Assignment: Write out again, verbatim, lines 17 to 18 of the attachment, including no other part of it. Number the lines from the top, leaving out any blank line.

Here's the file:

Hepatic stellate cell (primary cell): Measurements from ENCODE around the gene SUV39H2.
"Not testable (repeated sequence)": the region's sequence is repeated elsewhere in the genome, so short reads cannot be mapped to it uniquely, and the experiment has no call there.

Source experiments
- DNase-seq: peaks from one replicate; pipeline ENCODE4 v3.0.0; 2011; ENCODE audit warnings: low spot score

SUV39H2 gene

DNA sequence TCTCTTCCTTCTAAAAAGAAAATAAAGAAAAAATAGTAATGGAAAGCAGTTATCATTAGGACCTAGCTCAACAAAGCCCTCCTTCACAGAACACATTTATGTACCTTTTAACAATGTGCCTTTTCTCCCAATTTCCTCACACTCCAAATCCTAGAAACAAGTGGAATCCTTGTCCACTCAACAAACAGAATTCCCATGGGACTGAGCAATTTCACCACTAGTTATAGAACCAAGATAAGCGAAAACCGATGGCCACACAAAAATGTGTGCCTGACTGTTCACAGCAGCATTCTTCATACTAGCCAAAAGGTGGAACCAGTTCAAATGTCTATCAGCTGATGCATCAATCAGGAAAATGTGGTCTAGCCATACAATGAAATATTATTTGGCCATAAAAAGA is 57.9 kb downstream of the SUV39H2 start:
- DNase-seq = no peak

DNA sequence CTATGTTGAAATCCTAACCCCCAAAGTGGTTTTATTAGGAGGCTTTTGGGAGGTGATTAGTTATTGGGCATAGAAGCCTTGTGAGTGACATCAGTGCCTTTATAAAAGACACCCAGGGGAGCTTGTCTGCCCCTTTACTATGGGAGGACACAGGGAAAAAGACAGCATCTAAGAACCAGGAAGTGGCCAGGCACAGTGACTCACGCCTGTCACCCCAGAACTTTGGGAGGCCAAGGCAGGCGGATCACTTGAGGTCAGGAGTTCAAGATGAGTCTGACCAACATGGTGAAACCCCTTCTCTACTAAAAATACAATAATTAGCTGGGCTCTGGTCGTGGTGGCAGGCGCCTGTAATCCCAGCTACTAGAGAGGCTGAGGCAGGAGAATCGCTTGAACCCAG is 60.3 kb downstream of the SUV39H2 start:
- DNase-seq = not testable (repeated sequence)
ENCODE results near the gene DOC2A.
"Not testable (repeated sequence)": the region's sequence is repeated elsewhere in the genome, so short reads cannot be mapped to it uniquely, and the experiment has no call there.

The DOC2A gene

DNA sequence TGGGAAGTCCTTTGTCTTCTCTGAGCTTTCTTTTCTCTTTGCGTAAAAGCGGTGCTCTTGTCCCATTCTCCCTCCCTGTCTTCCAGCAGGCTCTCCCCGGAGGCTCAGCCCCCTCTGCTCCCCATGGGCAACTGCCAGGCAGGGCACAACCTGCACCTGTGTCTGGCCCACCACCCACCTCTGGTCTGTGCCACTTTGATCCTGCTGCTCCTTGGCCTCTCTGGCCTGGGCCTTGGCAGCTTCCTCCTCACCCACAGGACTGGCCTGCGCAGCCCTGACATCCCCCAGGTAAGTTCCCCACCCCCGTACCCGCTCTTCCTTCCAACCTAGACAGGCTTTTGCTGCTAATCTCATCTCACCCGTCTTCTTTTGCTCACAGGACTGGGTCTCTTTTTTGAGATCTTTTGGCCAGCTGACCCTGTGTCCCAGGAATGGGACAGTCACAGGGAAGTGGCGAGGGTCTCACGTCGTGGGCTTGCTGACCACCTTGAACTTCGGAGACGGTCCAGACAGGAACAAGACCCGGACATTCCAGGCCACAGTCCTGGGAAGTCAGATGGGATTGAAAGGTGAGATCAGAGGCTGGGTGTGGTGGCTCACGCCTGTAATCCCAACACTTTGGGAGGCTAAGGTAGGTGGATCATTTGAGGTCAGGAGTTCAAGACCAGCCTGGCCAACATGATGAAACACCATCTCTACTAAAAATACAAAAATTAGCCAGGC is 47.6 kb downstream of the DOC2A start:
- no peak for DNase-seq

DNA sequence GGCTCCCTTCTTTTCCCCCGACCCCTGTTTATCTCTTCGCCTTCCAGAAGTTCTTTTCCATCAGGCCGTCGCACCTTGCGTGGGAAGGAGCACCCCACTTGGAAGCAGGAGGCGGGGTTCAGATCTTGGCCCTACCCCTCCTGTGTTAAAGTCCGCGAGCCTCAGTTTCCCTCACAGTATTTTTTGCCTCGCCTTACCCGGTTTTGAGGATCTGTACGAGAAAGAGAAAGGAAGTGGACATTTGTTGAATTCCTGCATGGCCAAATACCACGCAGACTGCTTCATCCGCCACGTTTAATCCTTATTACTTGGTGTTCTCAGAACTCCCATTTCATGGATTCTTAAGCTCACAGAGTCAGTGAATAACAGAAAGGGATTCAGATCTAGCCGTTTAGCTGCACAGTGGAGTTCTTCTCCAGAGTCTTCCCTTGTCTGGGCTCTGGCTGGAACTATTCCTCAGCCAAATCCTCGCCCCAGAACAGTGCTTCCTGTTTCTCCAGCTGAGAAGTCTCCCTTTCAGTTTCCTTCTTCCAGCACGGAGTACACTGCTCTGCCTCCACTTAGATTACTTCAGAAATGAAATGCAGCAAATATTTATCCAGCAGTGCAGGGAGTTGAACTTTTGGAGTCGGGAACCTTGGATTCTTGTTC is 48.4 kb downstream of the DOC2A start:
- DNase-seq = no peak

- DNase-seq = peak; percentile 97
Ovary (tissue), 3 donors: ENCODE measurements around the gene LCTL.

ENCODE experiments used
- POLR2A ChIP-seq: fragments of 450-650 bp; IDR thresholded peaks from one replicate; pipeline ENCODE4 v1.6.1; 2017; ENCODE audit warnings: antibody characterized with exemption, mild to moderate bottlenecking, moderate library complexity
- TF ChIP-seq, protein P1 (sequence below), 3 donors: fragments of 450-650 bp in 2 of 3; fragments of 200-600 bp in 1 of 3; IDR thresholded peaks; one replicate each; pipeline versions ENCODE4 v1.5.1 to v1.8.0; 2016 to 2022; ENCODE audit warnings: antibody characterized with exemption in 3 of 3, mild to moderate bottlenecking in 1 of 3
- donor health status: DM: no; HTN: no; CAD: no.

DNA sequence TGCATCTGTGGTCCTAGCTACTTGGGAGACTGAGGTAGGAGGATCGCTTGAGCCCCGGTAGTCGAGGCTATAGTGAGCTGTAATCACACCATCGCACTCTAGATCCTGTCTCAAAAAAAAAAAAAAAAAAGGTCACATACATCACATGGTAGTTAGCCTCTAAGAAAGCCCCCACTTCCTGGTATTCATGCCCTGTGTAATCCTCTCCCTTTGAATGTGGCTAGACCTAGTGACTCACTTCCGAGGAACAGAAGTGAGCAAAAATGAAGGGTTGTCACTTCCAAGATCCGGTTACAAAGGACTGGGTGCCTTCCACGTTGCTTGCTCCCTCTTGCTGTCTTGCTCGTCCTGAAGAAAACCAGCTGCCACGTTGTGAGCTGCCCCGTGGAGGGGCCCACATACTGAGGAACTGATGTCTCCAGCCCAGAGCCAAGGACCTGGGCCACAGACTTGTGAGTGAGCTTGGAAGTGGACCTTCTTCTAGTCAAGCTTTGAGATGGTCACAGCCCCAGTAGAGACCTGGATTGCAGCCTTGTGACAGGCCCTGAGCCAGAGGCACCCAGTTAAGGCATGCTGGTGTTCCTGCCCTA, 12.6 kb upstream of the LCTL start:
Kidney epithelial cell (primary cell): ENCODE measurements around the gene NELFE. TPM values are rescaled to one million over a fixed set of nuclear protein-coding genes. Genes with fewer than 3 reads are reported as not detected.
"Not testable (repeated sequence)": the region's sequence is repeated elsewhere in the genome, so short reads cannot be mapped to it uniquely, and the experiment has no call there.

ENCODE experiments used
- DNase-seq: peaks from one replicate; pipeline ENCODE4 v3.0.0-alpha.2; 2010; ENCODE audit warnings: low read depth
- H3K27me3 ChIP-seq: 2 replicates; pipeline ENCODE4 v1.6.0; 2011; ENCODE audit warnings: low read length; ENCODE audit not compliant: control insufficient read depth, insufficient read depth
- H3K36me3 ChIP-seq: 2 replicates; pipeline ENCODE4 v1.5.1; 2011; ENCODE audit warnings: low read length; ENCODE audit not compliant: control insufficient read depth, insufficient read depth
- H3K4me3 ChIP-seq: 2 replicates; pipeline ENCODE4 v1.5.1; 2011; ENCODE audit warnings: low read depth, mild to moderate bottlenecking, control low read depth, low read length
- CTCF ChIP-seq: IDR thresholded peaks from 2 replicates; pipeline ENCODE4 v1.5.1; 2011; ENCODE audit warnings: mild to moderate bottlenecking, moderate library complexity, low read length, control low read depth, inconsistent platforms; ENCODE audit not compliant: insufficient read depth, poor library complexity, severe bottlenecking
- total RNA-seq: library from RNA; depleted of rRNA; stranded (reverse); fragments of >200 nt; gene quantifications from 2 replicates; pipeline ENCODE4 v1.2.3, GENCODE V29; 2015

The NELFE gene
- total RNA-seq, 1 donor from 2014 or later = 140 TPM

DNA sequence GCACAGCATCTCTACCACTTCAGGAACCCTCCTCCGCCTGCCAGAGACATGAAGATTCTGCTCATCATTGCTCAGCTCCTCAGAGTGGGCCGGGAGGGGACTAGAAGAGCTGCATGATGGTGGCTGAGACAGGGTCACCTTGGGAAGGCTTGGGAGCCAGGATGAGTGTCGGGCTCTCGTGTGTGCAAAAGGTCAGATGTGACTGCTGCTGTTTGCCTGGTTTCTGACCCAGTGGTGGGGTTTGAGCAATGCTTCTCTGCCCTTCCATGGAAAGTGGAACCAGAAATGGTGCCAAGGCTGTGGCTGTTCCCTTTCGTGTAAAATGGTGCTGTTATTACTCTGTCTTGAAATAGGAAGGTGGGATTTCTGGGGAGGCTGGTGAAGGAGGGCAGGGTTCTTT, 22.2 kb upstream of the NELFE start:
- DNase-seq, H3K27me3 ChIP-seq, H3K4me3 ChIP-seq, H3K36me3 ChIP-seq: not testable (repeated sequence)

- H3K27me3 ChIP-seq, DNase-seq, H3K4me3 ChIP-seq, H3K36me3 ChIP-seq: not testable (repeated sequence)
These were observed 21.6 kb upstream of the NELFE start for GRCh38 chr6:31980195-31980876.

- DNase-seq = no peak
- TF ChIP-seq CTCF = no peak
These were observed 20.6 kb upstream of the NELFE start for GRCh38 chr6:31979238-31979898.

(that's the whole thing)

- DNase-seq = peak; percentile 97
Ovary (tissue), 3 donors: ENCODE measurements around the gene LCTL.